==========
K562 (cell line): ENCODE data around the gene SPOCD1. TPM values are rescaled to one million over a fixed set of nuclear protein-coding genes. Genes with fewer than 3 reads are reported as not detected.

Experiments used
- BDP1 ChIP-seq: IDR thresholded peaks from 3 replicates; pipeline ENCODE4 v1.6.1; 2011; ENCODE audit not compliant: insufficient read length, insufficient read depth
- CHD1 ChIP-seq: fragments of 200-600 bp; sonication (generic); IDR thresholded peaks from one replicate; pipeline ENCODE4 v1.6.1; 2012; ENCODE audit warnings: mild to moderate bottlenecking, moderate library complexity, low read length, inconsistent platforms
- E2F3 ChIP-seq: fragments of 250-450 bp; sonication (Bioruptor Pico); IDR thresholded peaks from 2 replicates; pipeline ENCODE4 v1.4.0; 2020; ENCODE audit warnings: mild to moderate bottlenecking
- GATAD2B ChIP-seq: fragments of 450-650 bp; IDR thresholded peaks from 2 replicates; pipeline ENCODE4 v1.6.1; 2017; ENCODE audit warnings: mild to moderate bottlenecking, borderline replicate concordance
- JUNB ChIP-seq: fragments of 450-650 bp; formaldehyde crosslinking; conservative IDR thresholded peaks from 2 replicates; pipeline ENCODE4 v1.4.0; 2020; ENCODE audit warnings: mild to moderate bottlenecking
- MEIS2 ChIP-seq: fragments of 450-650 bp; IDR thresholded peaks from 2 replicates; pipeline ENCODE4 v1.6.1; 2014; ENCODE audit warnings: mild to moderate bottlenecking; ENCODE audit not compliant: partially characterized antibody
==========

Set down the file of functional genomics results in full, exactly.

K562 (cell line): ENCODE data around the gene SPOCD1. TPM values are rescaled to one million over a fixed set of nuclear protein-coding genes. Genes with fewer than 3 reads are reported as not detected.

Experiments used
- BDP1 ChIP-seq: IDR thresholded peaks from 3 replicates; pipeline ENCODE4 v1.6.1; 2011; ENCODE audit not compliant: insufficient read length, insufficient read depth
- CHD1 ChIP-seq: fragments of 200-600 bp; sonication (generic); IDR thresholded peaks from one replicate; pipeline ENCODE4 v1.6.1; 2012; ENCODE audit warnings: mild to moderate bottlenecking, moderate library complexity, low read length, inconsistent platforms
- E2F3 ChIP-seq: fragments of 250-450 bp; sonication (Bioruptor Pico); IDR thresholded peaks from 2 replicates; pipeline ENCODE4 v1.4.0; 2020; ENCODE audit warnings: mild to moderate bottlenecking
- GATAD2B ChIP-seq: fragments of 450-650 bp; IDR thresholded peaks from 2 replicates; pipeline ENCODE4 v1.6.1; 2017; ENCODE audit warnings: mild to moderate bottlenecking, borderline replicate concordance
- JUNB ChIP-seq: fragments of 450-650 bp; formaldehyde crosslinking; conservative IDR thresholded peaks from 2 replicates; pipeline ENCODE4 v1.4.0; 2020; ENCODE audit warnings: mild to moderate bottlenecking
- MEIS2 ChIP-seq: fragments of 450-650 bp; IDR thresholded peaks from 2 replicates; pipeline ENCODE4 v1.6.1; 2014; ENCODE audit warnings: mild to moderate bottlenecking; ENCODE audit not compliant: partially characterized antibody